Honey bees do sting, but because they will die when they stink, they only sting if there is a good reason. Scientists have learned that honey bee venom can be very helpful in alleviating arthritis. Beekeepers always say that they don’t have arthritis in their hands and thank the bees for stinging them! People who are very allergic to honey bees are given shots of bee venom to desensitize themselves so that they don’t have to use an EpiPen if they are stung.
By-Products of Honey Bees
Honey is used as a sweetener for many things. Some people put it on biscuits, to sweeten tea or lemonade, on oatmeal – wherever you want! Some people like to eat a tablespoon of honey a day to help with their allergies because honey does contain small amounts of pollen.
Honey bees build their homes from wax and we use beeswax to make a variety of products – candles, makeup, and whatever else you might need wax for.
The cells that store honey are called honeycomb. Honeycomb is edible to humans and considered a delicacy to some. Some believe it is beneficial for digestive health. Honeycomb is chewy and doesn’t ever dissolve in your mouth as the honey does.
Honey bees also need pollen to feed to their queen and larvae. Pollen is the protein for the bees and the queen needs it to lay eggs. Some people like to use the pollen to eat, to flavor food, or to help with their allergies.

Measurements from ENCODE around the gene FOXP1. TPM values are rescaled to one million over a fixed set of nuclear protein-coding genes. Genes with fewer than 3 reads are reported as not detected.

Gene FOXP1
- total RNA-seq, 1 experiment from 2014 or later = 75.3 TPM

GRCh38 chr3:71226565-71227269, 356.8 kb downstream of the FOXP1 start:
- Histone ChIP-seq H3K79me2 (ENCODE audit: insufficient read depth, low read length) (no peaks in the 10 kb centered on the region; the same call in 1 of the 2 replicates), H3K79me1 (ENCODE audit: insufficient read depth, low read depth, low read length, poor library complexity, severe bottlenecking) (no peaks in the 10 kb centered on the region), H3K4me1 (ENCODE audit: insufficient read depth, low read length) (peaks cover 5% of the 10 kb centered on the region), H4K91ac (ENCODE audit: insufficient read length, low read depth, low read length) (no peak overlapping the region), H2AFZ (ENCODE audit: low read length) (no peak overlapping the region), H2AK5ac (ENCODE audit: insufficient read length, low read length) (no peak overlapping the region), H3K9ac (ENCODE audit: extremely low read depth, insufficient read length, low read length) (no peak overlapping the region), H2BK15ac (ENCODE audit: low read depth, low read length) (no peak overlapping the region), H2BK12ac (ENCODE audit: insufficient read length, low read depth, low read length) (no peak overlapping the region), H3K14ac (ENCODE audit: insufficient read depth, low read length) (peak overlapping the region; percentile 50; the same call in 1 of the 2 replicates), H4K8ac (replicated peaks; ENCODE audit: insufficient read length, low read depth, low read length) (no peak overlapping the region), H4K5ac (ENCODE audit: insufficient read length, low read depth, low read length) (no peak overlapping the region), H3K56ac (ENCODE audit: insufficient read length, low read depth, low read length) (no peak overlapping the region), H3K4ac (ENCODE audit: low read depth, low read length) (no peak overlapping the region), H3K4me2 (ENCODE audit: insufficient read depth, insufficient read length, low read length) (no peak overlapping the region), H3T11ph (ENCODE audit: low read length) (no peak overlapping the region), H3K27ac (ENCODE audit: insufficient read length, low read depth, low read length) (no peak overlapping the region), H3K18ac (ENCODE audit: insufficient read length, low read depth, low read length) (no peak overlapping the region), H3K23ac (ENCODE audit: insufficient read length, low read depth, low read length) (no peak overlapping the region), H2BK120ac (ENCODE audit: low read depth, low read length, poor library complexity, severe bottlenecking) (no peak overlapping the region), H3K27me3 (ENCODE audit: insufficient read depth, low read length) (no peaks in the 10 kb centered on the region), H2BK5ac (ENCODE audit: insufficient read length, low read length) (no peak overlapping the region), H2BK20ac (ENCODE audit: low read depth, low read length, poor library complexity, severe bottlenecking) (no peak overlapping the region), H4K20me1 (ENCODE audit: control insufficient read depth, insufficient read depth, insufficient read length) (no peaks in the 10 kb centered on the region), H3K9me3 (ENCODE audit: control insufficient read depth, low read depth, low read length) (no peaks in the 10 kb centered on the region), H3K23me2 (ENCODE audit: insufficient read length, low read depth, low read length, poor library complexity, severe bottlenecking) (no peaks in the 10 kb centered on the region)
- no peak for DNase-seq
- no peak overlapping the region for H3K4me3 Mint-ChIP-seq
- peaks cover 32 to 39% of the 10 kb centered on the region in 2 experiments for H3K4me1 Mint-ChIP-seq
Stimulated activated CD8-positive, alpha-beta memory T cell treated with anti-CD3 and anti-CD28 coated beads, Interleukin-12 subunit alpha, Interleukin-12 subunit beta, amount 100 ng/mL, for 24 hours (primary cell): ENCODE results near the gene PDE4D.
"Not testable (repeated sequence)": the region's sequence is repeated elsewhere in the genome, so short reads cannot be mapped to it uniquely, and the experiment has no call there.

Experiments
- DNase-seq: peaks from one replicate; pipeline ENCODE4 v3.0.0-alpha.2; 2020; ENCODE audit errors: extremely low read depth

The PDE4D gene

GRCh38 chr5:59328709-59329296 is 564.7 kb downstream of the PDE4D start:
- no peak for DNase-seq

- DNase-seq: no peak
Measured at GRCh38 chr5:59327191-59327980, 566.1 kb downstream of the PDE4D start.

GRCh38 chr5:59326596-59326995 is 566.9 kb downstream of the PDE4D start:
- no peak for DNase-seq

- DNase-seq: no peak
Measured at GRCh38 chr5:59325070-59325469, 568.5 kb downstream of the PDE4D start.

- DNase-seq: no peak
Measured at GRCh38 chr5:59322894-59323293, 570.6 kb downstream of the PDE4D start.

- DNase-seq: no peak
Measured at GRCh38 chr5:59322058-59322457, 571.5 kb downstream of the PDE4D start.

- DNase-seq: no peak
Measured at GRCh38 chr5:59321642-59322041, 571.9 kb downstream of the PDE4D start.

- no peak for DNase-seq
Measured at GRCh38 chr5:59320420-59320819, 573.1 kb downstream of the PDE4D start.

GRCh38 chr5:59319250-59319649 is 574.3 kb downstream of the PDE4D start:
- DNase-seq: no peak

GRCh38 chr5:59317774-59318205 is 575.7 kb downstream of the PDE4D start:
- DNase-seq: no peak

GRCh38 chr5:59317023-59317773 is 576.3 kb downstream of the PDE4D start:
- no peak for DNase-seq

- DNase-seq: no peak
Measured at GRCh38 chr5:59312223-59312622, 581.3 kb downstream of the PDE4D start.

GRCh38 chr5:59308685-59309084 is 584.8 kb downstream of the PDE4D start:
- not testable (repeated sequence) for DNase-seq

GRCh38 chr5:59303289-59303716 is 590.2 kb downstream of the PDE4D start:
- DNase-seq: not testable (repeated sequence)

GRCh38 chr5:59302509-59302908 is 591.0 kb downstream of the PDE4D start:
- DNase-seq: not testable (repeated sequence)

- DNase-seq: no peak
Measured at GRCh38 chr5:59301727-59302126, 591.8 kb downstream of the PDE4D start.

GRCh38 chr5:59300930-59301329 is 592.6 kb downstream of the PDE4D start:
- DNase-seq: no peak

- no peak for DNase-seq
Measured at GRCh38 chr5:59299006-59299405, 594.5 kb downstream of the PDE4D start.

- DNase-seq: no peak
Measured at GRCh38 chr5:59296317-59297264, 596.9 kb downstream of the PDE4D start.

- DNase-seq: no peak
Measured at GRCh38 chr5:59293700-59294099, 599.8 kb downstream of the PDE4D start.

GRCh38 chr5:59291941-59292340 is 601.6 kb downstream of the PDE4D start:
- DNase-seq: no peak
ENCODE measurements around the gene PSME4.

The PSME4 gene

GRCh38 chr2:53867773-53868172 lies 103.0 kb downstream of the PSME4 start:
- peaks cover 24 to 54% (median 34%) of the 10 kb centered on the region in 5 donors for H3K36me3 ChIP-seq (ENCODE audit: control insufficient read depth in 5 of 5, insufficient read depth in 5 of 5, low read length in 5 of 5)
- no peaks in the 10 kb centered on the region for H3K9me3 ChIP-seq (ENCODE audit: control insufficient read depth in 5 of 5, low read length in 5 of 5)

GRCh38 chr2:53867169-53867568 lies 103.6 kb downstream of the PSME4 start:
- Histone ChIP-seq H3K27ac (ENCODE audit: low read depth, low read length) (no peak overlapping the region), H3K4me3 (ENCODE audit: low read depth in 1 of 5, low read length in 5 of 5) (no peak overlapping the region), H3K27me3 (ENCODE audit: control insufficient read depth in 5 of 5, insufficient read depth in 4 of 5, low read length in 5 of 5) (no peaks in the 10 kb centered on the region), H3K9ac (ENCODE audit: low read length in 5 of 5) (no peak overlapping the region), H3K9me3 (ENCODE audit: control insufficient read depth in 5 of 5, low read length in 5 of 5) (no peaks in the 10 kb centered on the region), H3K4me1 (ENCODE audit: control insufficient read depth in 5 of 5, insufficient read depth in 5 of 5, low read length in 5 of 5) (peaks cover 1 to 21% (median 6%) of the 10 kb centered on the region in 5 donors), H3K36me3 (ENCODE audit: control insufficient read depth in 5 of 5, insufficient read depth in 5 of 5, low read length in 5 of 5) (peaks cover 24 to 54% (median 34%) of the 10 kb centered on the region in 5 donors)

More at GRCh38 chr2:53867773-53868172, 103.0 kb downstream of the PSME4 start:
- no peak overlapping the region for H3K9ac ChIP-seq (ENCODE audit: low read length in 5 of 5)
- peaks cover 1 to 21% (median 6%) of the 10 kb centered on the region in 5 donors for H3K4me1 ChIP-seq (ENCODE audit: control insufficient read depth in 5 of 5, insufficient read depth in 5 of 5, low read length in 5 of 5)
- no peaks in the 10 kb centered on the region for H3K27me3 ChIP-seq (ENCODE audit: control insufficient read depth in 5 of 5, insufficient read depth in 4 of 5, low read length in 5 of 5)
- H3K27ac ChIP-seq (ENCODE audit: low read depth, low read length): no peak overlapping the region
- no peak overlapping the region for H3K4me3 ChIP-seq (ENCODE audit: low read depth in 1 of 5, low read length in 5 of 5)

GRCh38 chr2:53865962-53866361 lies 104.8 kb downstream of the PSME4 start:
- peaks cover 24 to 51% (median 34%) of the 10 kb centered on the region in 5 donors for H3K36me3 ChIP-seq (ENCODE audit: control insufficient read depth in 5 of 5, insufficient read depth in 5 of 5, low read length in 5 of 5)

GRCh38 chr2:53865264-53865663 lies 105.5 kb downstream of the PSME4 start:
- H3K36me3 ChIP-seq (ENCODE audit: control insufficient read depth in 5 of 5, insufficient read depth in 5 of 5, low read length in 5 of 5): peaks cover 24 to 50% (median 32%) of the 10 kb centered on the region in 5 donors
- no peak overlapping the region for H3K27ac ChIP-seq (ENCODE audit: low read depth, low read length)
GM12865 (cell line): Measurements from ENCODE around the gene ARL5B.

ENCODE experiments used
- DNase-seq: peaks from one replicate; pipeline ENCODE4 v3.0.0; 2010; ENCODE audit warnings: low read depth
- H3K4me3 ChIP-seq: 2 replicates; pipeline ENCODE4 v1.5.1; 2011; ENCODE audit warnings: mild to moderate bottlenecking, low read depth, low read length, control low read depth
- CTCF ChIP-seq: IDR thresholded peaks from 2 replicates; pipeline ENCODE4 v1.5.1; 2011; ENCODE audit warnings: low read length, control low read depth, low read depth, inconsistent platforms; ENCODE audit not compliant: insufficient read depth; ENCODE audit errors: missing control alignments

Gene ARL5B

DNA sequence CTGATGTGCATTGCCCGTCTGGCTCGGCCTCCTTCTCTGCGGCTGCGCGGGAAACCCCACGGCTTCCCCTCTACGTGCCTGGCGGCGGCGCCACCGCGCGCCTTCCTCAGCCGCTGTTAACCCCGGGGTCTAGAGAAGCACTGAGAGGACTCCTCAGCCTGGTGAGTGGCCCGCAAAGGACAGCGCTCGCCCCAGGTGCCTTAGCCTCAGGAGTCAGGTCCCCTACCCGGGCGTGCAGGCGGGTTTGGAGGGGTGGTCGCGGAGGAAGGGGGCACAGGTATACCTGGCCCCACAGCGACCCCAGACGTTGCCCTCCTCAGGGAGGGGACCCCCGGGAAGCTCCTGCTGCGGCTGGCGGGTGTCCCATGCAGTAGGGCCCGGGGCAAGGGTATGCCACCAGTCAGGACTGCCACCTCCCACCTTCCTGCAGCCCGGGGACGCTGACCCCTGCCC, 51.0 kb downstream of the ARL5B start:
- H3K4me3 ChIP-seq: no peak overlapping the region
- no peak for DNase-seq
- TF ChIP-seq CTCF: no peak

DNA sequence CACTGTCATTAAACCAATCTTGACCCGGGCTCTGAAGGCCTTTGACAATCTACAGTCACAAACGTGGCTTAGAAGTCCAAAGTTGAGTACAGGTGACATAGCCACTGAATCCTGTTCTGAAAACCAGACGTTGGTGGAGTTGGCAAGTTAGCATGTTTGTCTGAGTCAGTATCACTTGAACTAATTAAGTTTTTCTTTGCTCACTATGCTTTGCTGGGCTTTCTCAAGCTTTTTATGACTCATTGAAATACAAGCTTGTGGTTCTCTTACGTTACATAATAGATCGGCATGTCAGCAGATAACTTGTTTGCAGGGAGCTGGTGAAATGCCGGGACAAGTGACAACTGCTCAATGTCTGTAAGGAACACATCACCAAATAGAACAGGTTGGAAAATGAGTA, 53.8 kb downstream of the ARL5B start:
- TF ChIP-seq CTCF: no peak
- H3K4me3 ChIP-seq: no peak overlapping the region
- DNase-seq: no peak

Health and Nutrition
When compared to sugar, honey is a better sweetener.
- Honey is still high in calories and sugar, but it contains some things that sugar alone does not. The nutrients come from the nectar the honeybees pick up to produce honey.
- Honey also has antimicrobial and anti-fungal properties to it because of the enzymes from the bee. Honey rarely goes “bad” because of those properties and because of its low water and high sugar content. If you mix honey with water and don’t refrigerate it, the honey will grow mold.
- Over time, Texas honey may crystallize. This does not mean the honey has gone bad, it only means that the water in honey contains more sugar than it should naturally hold. All you have to do is place honey in a warm water bath to de-crystallize it.
- Honey may be one of the only foods that can last nearly forever. Honey has even been found in Egyptian’s tombs and still been edible!